Title: Calypso by David Sedaris
Publisher: Little Brown
In a nutshell (Amazon):
If you’ve ever laughed your way through David Sedaris’s cheerfully misanthropic stories, you might think you know what you’re getting with Calypso. You’d be wrong.
When he buys a beach house on the Carolina coast, Sedaris envisions long, relaxing vacations spent playing board games and lounging in the sun with those he loves most. And life at the Sea Section, as he names the vacation home, is exactly as idyllic as he imagined, except for one tiny, vexing realization: it’s impossible to take a vacation from yourself.
With Calypso, Sedaris sets his formidable powers of observation toward middle age and mortality. Make no mistake: these stories are very, very funny–it’s a book that can make you laugh ’til you snort, the way only family can. Sedaris’s powers of observation have never been sharper, and his ability to shock readers into laughter unparalleled. But much of the comedy here is born out of that vertiginous moment when your own body betrays you and you realize that the story of your life is made up of more past than future.
This is beach reading for people who detest beaches, required reading for those who loathe small talk and love a good tumor joke. Calypso is simultaneously Sedaris’s darkest and warmest book yet–and it just might be his very best.
This is my first of David Sedaris’ book and I believe won’t be my last. I thought this collection of stories was pretty entertaining and funny. How funny? For me, some of them were LOL-belly-laugh-till-the-hubs-asked-what’s-so-funny kinda funny. And I was told his previous collections were funnier. So I might give those a try. Maybe ‘Me Talk Pretty One Day’. Have you read it?
‘Calypso’ is a collection of 21 semi-autobiographical essays, mostly centered around Sedaris’ family and partner, Hugh. Handsome Hugh, I must add (I know he is. I Googled lol) And as we know, dysfunctional families make great drama, and great drama make great stories, and great stories paired with a proficient writer, make a great read. And this collection was for me, a great escape from the current reality I’m in – sleepless nights and endless breastfeeding while trying to tame a restless toddler.
This collection is frank, funny, and as his dad would say, fan-tastic! I love reading his relationship with Hugh. They’re both are as different as day and night, and they’re hilarious together! Hugh believes in ghosts and spirits while Sedaris doesn’t. Sedaris loves quirky, whacky outfits which Hugh finds ridiculous. And their bathroom taboos? I almost rolled off my bed laughing reading about it!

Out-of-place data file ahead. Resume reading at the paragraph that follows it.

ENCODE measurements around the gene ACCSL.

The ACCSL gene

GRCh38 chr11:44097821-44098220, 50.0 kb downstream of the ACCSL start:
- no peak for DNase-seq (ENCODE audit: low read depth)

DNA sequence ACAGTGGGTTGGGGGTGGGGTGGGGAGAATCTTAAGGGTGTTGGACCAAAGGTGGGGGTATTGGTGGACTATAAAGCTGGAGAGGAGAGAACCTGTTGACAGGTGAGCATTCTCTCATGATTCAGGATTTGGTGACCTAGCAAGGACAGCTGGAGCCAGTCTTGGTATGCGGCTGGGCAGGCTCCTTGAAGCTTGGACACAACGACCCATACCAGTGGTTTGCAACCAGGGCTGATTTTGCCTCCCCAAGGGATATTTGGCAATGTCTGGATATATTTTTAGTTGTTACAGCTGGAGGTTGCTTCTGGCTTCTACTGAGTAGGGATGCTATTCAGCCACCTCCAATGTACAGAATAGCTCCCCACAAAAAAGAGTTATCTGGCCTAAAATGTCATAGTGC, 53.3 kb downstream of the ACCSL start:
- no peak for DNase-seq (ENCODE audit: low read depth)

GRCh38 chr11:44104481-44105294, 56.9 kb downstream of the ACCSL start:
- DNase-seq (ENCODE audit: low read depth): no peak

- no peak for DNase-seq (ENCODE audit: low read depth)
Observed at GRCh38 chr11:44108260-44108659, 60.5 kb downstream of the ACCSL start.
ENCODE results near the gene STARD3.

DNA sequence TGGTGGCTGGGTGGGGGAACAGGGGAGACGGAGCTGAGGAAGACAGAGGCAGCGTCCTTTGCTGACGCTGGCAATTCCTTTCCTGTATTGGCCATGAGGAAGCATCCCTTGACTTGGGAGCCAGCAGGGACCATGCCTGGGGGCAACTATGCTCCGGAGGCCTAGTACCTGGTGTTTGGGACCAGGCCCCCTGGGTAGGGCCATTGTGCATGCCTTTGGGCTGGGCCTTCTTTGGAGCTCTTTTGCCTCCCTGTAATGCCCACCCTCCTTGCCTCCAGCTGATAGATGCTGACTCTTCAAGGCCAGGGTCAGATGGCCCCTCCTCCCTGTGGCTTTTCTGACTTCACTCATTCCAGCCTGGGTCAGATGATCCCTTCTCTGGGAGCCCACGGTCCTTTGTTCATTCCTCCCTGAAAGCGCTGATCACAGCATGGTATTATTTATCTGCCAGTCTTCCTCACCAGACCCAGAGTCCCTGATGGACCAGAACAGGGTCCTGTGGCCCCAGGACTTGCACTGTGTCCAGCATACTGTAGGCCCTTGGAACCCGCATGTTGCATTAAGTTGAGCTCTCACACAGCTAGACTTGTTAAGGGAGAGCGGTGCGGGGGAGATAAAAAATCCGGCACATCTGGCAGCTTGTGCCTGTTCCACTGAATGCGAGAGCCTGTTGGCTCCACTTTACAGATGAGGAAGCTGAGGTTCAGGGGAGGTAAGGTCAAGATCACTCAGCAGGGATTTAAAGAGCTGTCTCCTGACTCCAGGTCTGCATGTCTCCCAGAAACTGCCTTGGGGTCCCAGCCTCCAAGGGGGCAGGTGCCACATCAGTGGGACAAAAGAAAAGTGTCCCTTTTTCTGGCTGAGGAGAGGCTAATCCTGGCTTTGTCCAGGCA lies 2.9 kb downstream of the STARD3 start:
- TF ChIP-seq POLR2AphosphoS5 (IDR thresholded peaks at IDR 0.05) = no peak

I absolutely love Sedaris’ self depracating humor and spontaneity in life. In the title story, Calypso, Sedaris recounted the day he decided to feed his tumor to a wild snapping turtle which he grew fond of, but his surgeon wouldn’t allow him to take his tumor home with him because it was against the law. All that changed when he met a lady in an audience at one of his events, who claimed to be a doctor and would be able to help him remove his tumor and allow him to take it home and do whatever he wanted with it. Taking matters into his own hands, he decided to follow her home and get the surgery done. When asked how did he know she was a doctor, he replied because she said so. I mean, who, in the right frame of mind, would do that – putting his whole trust into someone he just met?!! Mr. David Sedaris.
And I love his dad who is just as funny and sassy as him. In one of his essays, Lisa, his sister, recounted an incident when a black man exposed himself to her, and her dad who was driving, made a U-turn so they could see it again because ‘it was big’ he said, and that it was ‘an educational experience’! Lol I mean, whose dad would ever do that?? David Sedaris’.
“Happiness is harder to put into words. It’s also harder to source, much more mysterious than anger or sorrow, which come to me promptly, whenever I summon them, and remain long after I’ve begged them to leave.” That’s Sedaris for you – being able to juxtapose humor and deep thought all in one essay, while making the all-mundane-everyday life entertaining to the reader and having something to take away at the same time.
The essays in this collection will give you something to laugh about, for sure, but they’ll also leave you something to mull over…I believe this is Sedaris magic. And I’m charmed by it.
Have you read this book? What did you think of it? Are you a Sedaris fan? Or have you read something similar to this collection but isn’t a Sedaris? Please share with me your thoughts!
Till then, HAPPY READING! 😊